-From Better Hearing Institute
Even when an infant passes a hearing screening test in the hospital, it is important to monitor developmental milestones for hearing, language and speech. If your child was born with visual, cognitive or motor disabilities, a comprehensive audiological evaluation would be important to ensure your child's hearing is completely normal.
Hearing assessment can be completed in children of any age using objective and subjective audiologic test technologies. Therefore, hearing testing should not be delayed. Confirmation of hearing loss is made following audiologic and medical assessment.
Hearing Milestones for Children From Birth to Age 5
Children's quality of life and development vitally depend on hearing. Children learn to speak because they hear others and themselves communicate. Hearing help your child learn to read, appreciate music, and receive warnings of approaching harm. Your child will have difficulty coping with many of life's challenges and opportunities at home and in school without good hearing.
|5 months||Turn to source of moderate & soft sounds|
|6 months||Recognize familiar voices & engage in vocal play with parents|
|9 months||Demonstrate understanding of simple words|
|10 months||Babbles by stringing multiple, single-syllable speech sounds together|
|12 months||One or more real, recognizable spoken words emerge|
|18 months||Understands simple phrases, retrieves, places or manipulates familiar objects on spoken request; points to body parts on request. Spoken vocabulary of 20-50 words and short phrases|
|24 months||Spoken vocabulary 200-300 words; speaks in simple sentences; most speech is understandable to adults not with the toddler on a daily basis; sits and listens to read-aloud story books|
|3 – 5 years||Uses spoken language constantly to express wants, reflect emotions, convey information and ask questions. Understands nearly al that is said. Vocabulary grows rapidly: 1000-2000 words; produces complex and meaningful sentences. All speech sounds are clear and understandable by 5 years.|
Risk Conditions for Childhood Hearing Loss
(Joint Committee on Infant Hearing, 2000)
Neonates from Birth Through 28 Days
An illness or condition requiring admission of 48 hours or greater to an infant care unit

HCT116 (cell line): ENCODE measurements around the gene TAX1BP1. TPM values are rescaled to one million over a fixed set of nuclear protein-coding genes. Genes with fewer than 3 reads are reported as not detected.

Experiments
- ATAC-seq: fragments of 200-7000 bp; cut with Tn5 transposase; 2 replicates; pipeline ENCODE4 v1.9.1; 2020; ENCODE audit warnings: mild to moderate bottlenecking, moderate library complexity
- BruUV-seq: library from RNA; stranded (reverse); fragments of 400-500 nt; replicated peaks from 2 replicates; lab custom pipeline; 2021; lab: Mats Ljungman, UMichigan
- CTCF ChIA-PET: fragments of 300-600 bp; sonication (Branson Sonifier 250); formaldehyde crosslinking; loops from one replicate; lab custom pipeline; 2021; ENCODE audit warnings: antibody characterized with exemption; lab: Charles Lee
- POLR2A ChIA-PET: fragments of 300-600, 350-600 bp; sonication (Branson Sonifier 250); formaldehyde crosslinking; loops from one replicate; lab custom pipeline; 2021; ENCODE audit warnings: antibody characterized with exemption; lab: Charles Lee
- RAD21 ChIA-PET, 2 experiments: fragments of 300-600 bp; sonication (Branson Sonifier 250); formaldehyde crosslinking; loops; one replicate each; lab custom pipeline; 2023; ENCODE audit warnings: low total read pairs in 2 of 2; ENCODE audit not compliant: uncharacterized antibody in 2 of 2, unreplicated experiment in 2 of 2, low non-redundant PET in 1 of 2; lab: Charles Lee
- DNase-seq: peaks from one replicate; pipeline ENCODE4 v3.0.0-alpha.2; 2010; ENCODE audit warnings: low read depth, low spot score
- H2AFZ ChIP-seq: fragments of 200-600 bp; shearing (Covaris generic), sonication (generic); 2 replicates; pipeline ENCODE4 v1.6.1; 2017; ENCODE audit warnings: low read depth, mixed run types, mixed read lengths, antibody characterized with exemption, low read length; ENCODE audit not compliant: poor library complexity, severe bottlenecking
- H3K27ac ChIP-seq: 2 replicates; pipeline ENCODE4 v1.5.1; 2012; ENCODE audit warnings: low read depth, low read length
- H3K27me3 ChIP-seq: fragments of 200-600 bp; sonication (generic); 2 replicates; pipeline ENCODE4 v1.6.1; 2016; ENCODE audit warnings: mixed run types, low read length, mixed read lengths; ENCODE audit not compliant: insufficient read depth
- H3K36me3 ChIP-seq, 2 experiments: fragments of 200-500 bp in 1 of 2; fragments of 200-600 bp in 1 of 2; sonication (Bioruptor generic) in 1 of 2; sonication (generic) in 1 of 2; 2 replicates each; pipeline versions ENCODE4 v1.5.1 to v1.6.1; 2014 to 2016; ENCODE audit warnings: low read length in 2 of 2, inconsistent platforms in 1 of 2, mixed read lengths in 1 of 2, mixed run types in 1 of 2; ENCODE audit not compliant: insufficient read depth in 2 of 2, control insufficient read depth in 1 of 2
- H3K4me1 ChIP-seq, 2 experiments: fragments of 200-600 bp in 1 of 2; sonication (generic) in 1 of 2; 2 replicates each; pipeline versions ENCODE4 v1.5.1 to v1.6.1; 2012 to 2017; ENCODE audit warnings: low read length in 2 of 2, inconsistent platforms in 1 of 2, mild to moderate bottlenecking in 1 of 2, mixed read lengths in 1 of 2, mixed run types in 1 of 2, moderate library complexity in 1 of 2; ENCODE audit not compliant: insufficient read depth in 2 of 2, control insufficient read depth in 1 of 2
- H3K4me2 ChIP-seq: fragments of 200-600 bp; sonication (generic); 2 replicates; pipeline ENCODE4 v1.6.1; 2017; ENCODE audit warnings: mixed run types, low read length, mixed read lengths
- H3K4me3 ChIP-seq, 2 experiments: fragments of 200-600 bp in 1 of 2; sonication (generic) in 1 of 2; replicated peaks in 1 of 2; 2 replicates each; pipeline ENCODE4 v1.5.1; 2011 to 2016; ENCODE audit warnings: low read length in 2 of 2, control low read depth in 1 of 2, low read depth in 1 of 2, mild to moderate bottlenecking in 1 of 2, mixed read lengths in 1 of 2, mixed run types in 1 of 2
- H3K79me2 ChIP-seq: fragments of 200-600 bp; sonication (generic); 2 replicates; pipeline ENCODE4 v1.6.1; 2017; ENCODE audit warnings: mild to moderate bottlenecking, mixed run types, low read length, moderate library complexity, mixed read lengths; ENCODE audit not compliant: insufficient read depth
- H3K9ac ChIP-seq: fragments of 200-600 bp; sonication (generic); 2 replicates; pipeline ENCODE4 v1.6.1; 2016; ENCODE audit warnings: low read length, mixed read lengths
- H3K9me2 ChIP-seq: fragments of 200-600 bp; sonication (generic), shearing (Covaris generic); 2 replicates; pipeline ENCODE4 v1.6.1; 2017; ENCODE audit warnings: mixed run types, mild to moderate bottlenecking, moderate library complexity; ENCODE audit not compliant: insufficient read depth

Stigmata or other findings associated with a syndrome known to include a sensorineural and or conductive hearing loss
Family history of permanent hereditary childhood sensorineural hearing loss
Craniofacial anomalies, including those with morphological abnormalities of the pinna and ear canal
In-utero infection such as cytomegalovirus, herpes, toxoplasmosis, or rubella
Infants 29 Days Through 2 Years
Parental or caregiver concern regarding hearing, speech, language, and or developmental delay
Family history of permanent hereditary childhood hearing loss
Stigmata or other findings associated with a syndrome known to include a sensorineural and or conductive hearing loss or Eustachian tube dysfunction
Post-natal infections associated with sensorineural hearing loss including bacterial meningitis
In-utero infections such as cytomegalovirus, herpes, rubella, syphilis, and toxoplasmosis
Neonatal indicators, specifically hyperbilirubinemia at a serum level requiring exchange transfusion, persistent pulmonary hypertension of the newborn associated with mechanical ventilation, and conditions requiring the use of extracorporeal membrane oxygenation (ECMO).
Syndromes associated with progressive hearing loss such as neurofibromatosis, osteopetrosis, and Usher's syndrome
Neurodegenerative disorders, such as Hunter syndrome, or sensory motor neuropathies, such as Friedreich's Aataxia and Charcot-Marie-Tooth syndrome
Recurrent or persistent otitis media with effusion for at least three 3 months
Signs of Hearing Problems
The single most important sign of hearing loss in children is the failure to develop, or the delayed development of spoken language.
If children have severe or profound hearing loss, it is usually obvious that they do not respond to sound. Sometimes it is difficult to detect mild forms of hearing loss, including hearing loss in only one ear. Even the more common forms of mild hearing loss, however, can negatively impact communication development and school performance.
Common Warning Signs for Hearing Loss Include:
- Family member or teacher concern regarding:
- hearing acuity
- delays or differences in speech and language development
- attention or behavioral difficulties
- academic performance
- Inappropriate, delayed, or lack of response to soft and moderate-level sounds: speech or environmental when distractions are minimal
- Use of "what?" or "huh?" frequently
- Intently watching the faces of speakers
- Difficulty understanding speech in background noise
- Sitting close to the TV set when the volume is adequate for others; increasing the TV or stereo/tape/CD player volume to unreasonably loud levels
- Not responding to voices over the telephone or switching ears continually when the phone is utilized
- Not startled by intense sounds
- Unable to locate the source of a sound accurately